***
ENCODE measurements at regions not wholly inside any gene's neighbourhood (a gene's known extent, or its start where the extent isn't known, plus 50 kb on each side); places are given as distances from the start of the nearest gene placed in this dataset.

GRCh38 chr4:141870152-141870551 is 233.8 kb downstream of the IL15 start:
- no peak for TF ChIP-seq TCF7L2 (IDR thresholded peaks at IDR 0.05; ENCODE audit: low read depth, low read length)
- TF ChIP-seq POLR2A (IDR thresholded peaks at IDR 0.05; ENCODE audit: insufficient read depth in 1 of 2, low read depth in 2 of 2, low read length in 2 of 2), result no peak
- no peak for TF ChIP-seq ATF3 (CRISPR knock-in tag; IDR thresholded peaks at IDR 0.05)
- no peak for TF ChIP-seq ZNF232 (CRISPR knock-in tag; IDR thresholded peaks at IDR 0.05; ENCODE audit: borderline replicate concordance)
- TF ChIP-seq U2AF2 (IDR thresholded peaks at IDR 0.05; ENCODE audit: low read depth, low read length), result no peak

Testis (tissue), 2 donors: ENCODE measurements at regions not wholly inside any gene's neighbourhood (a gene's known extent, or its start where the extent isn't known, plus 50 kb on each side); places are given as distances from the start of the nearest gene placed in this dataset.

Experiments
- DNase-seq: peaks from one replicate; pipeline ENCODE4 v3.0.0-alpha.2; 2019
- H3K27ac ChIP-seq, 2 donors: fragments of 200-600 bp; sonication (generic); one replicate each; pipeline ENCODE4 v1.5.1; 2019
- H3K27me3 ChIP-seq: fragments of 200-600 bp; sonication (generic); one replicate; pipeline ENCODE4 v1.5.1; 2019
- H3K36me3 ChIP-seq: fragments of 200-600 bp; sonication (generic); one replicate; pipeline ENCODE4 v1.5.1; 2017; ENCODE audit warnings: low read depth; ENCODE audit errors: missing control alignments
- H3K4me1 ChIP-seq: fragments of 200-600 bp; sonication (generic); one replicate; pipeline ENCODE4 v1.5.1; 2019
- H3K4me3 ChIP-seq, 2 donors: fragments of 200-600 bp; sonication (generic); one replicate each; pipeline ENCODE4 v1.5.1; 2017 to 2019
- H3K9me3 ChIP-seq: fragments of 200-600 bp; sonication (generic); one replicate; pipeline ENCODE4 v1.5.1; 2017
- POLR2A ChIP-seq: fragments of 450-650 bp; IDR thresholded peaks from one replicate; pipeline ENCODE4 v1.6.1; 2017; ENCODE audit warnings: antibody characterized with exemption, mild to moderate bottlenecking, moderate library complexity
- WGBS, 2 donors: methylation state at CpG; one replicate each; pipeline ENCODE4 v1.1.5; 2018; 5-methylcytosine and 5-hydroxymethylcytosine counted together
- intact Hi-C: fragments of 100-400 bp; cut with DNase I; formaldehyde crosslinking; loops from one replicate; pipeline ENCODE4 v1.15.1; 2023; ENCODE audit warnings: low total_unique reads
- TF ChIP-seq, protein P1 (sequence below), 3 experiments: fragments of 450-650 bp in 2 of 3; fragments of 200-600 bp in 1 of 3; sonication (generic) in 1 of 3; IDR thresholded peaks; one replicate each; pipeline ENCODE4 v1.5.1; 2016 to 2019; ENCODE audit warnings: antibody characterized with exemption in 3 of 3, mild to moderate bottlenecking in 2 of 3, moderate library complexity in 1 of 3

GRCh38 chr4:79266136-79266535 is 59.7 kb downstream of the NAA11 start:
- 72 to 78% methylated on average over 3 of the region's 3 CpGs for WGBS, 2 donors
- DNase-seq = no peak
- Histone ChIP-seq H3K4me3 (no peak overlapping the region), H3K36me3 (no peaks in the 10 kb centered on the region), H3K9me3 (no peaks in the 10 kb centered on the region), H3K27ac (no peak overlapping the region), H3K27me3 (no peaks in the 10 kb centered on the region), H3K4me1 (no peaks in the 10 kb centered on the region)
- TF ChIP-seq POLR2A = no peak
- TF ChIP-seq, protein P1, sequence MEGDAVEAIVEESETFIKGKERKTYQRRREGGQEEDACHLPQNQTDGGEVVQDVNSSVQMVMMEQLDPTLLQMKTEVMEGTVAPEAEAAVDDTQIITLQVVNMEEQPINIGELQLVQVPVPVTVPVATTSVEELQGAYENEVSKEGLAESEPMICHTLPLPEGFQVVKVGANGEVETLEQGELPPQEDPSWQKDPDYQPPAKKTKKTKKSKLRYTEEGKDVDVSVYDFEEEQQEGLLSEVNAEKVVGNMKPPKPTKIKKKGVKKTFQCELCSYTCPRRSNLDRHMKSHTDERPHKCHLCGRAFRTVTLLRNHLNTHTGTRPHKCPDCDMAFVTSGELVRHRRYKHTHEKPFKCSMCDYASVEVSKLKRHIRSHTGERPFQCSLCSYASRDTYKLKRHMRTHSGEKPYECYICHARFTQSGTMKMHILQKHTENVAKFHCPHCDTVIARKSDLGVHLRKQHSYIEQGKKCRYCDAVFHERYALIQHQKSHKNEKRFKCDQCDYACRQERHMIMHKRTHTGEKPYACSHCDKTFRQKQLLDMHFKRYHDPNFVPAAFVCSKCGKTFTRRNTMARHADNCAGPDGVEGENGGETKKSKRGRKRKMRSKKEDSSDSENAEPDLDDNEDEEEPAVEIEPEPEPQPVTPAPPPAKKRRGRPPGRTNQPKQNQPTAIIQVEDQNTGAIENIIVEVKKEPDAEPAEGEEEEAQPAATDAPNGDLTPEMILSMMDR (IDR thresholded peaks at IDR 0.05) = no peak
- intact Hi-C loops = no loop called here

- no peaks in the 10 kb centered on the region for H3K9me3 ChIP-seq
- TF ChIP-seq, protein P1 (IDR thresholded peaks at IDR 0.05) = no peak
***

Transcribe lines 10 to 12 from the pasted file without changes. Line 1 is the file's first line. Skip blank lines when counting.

- DNase-seq: peaks from one replicate; pipeline ENCODE4 v3.0.0-alpha.2; 2019
- H3K27ac ChIP-seq, 2 donors: fragments of 200-600 bp; sonication (generic); one replicate each; pipeline ENCODE4 v1.5.1; 2019
- H3K27me3 ChIP-seq: fragments of 200-600 bp; sonication (generic); one replicate; pipeline ENCODE4 v1.5.1; 2019